By Herbert Marcuse
During this vintage paintings, Herbert Marcuse takes as his place to begin Freud’s assertion that civilization is predicated at the everlasting subjugation of the human instincts, his reconstruction of the prehistory of mankind—to an interpretation of the fundamental developments of western civilization, stressing the philosophical and sociological implications.
“A philosophical critique of psychoanalysis that takes psychoanalysis heavily yet no longer as unchallengeable dogma... the main major common therapy of psychoanalytic idea on account that Freud himself ceased publication.” —Clyde Kluckhohn, The big apple Times
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Extra info for Eros and Civilization: A Philosophical Inquiry into Freud (2nd Edition)
As I have previously discussed (Ogden, 2004a, 2005a), I view psychoanalysis as an experience in which patient and analyst engage in an experiment within the analytic frame that is designed to create conditions in which the analysand (with the analyst’s participation) may be able to dream formerly undreamable emotional experience (his “undreamt dreams”). I view talking-as-dreaming as an improvisation in the form of a loosely structured conversation (concerning virtually any subject) in which the analyst participates in the patient’s dreaming previously undreamt dreams.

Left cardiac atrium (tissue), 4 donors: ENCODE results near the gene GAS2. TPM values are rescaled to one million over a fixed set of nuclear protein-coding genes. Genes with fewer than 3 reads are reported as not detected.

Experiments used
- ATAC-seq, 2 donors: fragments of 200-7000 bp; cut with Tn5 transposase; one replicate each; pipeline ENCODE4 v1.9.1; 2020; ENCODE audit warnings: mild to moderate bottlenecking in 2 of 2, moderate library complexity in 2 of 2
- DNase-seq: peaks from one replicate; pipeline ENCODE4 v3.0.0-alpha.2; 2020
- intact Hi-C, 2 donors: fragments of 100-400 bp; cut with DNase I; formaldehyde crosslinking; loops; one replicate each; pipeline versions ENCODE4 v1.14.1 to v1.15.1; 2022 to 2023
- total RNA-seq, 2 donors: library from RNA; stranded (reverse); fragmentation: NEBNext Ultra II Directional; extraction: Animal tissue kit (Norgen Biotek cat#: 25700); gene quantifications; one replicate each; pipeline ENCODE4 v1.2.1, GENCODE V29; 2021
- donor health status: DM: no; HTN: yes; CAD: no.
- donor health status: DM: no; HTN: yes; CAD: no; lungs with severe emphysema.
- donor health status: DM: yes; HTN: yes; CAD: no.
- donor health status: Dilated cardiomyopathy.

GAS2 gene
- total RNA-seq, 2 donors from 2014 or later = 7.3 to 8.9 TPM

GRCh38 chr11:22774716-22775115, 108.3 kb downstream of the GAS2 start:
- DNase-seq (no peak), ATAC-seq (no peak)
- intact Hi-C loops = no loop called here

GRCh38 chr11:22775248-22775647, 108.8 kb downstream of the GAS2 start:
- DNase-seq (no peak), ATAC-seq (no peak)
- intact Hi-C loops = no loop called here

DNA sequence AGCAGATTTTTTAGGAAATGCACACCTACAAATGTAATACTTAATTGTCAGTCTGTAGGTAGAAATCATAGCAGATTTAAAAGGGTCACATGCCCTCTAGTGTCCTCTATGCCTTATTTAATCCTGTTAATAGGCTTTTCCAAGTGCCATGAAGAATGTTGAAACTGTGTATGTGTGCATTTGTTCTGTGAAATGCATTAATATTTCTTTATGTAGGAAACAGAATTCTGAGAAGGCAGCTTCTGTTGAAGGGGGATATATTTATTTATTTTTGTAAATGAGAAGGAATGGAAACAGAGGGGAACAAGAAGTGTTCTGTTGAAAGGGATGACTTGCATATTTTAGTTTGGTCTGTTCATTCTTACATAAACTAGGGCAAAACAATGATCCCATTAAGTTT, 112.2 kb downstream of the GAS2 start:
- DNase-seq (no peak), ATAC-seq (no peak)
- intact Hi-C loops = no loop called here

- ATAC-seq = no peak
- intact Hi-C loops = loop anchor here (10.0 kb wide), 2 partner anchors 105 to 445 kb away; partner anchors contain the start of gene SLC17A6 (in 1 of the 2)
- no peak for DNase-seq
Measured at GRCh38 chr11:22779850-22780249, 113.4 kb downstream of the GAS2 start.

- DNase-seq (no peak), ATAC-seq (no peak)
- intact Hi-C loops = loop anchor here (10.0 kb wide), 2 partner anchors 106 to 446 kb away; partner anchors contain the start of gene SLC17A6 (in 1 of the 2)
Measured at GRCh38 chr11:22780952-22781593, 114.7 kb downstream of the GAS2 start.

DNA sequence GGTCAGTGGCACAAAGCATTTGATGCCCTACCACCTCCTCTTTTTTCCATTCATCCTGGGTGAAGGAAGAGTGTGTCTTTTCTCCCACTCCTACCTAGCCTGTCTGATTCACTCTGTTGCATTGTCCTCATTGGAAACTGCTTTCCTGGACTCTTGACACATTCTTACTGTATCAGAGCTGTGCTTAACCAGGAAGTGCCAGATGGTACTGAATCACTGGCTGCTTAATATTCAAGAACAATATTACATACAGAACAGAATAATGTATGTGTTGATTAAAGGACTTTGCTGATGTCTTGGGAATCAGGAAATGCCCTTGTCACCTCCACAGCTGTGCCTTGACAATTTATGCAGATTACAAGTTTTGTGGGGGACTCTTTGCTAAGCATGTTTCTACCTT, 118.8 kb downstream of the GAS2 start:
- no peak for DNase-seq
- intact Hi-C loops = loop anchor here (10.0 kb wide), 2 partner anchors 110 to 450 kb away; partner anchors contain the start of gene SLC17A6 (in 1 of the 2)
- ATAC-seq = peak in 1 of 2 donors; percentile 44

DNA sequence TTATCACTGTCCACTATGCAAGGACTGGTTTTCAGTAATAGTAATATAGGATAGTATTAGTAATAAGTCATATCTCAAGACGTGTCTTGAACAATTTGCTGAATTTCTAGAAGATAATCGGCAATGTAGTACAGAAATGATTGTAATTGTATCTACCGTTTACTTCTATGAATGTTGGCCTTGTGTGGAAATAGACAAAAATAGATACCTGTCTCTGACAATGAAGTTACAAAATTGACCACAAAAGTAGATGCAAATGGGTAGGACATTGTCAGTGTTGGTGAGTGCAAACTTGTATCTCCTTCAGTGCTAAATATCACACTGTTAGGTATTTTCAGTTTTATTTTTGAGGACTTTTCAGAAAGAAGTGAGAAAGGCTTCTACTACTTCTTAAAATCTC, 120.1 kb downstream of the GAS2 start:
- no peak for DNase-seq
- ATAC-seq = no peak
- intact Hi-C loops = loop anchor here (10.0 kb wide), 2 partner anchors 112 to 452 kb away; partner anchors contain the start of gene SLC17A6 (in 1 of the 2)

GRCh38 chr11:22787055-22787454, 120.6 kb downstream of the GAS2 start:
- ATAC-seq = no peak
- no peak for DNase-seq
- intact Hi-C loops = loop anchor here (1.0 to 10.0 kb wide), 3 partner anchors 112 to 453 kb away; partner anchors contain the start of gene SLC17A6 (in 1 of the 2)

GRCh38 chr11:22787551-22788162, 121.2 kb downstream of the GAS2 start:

For Bion (1962a), “alpha-function” (an as-yet-unknown, and perhaps unknowable, set of mental functions) transforms raw “sense impressions related to emotional experience” (p. 17) into “alphaelements” that can be linked to form aﬀect-laden dream-thoughts. A dream-thought presents an emotional problem with which the individual must struggle (Bion, 1962a, b; Meltzer, 1983), thus supplying the impetus for the development of the capacity for dreaming (which is synonymous with unconscious thinking). “[Dream-]thoughts require an apparatus to cope with them .
I used to think that there were things that we should be talking about like sex and dreams and my childhood. ” It may be that the ﬁlm, Raising Arizona, caught the patient’s imagination because it is a story of two people who, unable to create (dream) a life of their own, attempt in vain to steal a part of someone else’s life. But I believe that the emotional signiﬁcance of the session did not lie primarily in the symbolic meaning of the ﬁlm; rather, what was most important to the patient and me was our experience of talking/dreaming together.